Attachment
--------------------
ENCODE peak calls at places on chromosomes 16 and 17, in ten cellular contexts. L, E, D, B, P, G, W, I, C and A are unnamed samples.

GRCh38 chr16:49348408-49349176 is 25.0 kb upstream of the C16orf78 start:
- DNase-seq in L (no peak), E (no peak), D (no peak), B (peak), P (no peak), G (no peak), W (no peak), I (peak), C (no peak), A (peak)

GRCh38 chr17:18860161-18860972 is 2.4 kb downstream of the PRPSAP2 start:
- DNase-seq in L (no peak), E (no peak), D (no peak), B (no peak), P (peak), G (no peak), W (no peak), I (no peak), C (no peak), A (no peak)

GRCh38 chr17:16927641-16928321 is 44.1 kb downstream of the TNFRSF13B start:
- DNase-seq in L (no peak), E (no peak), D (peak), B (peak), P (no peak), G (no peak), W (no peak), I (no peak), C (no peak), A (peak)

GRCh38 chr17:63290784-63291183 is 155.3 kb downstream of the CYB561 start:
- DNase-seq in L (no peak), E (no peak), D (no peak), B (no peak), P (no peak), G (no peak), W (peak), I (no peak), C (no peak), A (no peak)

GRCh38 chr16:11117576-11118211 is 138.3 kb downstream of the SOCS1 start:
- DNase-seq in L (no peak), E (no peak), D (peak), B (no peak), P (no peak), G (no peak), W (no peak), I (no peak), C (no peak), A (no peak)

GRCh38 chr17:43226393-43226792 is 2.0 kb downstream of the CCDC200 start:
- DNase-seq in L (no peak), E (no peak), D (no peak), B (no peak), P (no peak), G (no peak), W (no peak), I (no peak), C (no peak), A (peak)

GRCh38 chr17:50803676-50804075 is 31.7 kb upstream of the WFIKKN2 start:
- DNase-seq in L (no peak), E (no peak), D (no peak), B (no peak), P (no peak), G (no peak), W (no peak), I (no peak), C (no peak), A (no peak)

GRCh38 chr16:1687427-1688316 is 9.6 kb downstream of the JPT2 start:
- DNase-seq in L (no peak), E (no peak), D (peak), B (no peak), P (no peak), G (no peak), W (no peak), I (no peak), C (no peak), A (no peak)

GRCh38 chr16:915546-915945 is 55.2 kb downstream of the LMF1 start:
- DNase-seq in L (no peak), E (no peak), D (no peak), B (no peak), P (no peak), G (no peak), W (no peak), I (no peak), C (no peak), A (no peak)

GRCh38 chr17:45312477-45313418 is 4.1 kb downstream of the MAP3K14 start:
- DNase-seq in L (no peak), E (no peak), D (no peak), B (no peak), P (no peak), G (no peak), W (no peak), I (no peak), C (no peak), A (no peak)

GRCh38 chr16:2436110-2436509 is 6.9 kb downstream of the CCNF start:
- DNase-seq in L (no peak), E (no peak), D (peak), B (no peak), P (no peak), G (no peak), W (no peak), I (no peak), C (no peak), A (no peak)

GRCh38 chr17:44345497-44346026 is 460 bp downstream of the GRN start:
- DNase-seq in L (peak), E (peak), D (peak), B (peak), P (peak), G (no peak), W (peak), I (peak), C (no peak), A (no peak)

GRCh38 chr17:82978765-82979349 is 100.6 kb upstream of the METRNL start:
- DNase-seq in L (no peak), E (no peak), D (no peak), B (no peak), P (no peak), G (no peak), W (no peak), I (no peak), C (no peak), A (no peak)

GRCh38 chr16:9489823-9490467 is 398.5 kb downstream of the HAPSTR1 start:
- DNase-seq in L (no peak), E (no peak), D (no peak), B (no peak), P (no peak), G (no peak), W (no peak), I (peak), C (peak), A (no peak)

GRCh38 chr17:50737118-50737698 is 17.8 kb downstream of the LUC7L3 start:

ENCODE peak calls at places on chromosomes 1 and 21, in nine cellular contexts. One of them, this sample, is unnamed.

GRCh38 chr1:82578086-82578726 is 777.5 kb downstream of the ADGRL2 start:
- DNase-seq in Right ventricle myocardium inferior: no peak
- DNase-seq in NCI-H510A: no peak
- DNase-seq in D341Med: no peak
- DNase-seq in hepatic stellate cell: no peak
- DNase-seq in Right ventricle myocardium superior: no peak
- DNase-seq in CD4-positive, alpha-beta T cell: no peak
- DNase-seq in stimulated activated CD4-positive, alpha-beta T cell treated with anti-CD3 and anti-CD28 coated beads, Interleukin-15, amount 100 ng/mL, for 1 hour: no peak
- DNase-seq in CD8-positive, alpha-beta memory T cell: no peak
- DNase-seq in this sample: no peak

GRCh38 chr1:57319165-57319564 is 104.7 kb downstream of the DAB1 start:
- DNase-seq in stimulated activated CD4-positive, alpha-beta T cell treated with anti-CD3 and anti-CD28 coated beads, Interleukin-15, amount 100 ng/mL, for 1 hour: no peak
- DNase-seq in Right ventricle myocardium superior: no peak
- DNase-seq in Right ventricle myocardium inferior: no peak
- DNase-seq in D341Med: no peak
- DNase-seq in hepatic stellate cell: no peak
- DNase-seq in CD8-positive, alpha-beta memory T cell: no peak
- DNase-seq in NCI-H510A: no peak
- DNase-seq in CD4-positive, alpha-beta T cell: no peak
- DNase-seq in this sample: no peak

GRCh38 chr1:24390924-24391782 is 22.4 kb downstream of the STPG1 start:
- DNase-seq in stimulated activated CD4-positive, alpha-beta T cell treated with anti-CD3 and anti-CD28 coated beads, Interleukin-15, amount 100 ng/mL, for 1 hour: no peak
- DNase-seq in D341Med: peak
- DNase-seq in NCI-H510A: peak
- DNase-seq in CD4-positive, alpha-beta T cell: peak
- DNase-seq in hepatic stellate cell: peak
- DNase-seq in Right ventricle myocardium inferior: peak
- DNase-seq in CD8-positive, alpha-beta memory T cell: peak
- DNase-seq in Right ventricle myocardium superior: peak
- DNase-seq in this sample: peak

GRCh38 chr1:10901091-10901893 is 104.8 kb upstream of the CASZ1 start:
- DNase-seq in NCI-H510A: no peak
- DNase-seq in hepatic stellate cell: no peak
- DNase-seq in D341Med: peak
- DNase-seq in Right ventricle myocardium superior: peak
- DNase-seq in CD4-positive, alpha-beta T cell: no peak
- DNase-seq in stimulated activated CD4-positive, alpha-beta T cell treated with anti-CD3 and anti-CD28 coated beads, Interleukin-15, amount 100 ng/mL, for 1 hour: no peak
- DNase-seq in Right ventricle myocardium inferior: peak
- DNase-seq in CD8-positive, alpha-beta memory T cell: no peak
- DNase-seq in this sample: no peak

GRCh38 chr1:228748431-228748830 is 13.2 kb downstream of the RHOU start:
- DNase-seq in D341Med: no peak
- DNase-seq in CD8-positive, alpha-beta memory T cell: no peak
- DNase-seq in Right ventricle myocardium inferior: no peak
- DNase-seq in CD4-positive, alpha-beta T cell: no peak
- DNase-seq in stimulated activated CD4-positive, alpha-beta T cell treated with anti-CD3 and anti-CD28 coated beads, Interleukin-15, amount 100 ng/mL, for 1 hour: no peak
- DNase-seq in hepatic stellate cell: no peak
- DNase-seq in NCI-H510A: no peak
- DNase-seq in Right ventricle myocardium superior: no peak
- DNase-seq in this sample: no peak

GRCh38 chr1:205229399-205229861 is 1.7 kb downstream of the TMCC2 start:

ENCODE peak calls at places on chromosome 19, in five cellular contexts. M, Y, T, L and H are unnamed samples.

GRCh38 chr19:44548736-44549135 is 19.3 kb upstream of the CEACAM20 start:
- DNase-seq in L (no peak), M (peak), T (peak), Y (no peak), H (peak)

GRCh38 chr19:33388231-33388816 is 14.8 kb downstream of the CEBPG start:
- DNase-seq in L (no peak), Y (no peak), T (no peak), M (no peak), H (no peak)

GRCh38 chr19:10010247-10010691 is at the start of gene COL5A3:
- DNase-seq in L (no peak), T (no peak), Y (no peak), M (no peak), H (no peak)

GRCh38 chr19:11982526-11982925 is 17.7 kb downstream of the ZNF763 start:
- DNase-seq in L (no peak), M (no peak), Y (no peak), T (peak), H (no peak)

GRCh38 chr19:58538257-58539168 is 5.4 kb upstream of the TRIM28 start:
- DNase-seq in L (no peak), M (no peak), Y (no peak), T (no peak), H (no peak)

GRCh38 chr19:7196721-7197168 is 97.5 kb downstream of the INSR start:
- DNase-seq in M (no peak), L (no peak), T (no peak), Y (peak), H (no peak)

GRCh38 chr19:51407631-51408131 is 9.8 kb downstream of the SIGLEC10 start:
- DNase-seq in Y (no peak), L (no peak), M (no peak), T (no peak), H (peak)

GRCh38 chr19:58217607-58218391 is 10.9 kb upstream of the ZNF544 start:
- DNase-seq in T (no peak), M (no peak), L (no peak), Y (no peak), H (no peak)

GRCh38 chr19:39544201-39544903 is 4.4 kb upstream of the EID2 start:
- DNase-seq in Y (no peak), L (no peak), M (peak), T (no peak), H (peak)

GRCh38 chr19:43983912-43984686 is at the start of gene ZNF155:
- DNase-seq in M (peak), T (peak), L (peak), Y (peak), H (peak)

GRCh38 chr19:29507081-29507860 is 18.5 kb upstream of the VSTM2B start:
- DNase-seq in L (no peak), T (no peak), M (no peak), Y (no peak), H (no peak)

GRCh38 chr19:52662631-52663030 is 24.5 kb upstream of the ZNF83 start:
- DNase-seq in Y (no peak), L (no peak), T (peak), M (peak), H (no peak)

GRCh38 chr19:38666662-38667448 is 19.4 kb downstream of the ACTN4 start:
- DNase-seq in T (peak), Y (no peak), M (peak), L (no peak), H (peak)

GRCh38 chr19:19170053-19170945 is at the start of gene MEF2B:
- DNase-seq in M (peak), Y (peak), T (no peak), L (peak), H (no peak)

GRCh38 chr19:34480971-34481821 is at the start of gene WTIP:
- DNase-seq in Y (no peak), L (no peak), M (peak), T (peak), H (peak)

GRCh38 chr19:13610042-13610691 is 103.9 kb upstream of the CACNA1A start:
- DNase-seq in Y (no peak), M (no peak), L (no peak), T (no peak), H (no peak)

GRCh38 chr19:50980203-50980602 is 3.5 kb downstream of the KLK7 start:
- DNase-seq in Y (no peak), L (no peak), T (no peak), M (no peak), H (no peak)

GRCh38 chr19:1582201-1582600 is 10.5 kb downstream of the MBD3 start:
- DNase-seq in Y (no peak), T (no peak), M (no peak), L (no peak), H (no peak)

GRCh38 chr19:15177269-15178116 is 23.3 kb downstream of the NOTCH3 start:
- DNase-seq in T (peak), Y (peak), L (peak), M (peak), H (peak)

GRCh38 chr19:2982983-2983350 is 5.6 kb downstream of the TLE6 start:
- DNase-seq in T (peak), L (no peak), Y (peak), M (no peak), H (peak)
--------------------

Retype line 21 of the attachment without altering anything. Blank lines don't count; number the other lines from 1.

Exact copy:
- DNase-seq in L (no peak), E (no peak), D (no peak), B (no peak), P (no peak), G (no peak), W (no peak), I (no peak), C (no peak), A (no peak)